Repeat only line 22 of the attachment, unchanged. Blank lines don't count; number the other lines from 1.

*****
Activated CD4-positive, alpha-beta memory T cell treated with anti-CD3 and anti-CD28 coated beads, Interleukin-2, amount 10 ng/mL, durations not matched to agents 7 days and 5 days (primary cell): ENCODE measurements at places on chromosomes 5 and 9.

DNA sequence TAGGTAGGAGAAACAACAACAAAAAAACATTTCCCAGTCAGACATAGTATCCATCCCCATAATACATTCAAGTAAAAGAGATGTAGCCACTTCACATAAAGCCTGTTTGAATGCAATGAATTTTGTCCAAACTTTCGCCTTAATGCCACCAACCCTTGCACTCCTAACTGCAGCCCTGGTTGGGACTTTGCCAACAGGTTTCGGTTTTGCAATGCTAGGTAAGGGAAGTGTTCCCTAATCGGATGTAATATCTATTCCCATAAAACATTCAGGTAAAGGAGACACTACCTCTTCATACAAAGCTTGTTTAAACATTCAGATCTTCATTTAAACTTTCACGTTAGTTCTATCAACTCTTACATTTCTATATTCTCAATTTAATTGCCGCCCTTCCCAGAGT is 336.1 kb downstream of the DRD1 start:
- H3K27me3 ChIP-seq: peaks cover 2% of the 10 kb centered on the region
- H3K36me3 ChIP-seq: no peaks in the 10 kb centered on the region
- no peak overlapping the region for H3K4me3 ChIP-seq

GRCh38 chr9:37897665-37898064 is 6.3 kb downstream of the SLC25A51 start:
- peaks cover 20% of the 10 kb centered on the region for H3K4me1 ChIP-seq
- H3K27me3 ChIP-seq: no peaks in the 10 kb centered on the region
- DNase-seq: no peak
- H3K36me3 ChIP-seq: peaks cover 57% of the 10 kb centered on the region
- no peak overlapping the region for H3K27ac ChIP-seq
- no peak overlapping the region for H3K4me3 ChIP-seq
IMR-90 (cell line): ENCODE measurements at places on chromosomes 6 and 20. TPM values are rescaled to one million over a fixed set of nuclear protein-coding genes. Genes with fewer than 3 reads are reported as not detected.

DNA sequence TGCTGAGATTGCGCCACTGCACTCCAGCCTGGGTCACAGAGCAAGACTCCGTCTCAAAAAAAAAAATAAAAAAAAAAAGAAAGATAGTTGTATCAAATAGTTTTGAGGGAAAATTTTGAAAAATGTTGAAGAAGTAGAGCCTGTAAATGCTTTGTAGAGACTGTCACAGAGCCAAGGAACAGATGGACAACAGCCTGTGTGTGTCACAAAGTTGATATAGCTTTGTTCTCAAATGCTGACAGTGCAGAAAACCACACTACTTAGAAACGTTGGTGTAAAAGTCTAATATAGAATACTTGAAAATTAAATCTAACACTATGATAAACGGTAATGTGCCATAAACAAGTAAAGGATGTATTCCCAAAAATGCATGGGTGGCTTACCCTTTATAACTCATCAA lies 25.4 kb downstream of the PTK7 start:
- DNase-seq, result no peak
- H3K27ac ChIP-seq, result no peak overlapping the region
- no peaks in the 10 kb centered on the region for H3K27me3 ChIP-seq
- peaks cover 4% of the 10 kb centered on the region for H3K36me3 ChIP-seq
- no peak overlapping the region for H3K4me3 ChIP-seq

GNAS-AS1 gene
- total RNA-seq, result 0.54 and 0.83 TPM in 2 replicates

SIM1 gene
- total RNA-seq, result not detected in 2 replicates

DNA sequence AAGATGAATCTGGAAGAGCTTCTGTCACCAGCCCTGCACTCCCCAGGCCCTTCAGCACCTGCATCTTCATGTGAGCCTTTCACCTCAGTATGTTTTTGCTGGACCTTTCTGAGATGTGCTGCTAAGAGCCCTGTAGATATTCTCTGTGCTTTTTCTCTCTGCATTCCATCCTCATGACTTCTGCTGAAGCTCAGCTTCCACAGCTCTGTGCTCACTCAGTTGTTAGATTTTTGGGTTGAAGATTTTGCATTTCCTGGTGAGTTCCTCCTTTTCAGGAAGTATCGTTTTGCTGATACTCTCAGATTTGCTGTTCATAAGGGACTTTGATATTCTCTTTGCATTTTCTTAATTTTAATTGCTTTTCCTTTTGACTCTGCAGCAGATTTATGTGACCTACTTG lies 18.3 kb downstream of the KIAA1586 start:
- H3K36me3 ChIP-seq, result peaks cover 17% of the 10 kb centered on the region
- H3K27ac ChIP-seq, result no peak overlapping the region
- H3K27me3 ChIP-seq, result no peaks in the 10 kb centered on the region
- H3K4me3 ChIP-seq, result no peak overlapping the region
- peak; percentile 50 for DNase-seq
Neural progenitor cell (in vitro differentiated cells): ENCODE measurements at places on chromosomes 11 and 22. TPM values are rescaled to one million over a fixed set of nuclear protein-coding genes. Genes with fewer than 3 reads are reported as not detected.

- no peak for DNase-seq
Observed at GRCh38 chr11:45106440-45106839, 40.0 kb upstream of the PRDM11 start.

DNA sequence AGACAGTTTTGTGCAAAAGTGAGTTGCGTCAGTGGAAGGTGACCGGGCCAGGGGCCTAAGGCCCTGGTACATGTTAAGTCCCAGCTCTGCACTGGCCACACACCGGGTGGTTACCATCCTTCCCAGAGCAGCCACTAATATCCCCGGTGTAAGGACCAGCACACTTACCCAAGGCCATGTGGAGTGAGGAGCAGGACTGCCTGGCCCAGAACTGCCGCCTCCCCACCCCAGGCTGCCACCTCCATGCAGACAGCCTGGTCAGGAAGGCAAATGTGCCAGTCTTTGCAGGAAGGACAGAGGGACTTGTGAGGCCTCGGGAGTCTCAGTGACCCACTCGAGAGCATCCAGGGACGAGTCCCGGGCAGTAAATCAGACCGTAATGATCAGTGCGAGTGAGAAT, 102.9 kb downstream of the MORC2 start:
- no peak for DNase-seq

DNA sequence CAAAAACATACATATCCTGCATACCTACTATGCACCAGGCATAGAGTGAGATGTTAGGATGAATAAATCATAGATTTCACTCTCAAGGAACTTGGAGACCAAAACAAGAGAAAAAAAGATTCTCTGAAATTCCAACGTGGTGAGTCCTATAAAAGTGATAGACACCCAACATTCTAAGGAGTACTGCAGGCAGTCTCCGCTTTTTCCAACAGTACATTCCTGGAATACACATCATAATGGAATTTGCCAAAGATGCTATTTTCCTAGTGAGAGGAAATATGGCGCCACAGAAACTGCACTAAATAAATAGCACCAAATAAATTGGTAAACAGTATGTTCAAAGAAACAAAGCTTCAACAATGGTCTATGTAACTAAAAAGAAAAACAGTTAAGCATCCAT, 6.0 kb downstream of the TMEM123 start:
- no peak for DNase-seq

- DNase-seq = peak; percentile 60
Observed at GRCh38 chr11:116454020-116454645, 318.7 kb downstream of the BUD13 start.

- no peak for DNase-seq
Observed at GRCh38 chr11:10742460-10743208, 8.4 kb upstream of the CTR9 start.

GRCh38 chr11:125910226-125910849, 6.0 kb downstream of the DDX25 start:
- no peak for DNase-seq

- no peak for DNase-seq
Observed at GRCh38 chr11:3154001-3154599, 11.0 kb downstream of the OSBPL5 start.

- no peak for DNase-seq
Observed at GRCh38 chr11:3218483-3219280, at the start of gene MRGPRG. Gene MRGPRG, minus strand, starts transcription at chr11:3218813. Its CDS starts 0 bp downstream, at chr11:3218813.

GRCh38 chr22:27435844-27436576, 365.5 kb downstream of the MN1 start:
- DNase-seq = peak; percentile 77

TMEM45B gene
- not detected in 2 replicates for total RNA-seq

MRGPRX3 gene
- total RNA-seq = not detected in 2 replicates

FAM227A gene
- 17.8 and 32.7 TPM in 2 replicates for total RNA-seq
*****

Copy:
SIM1 gene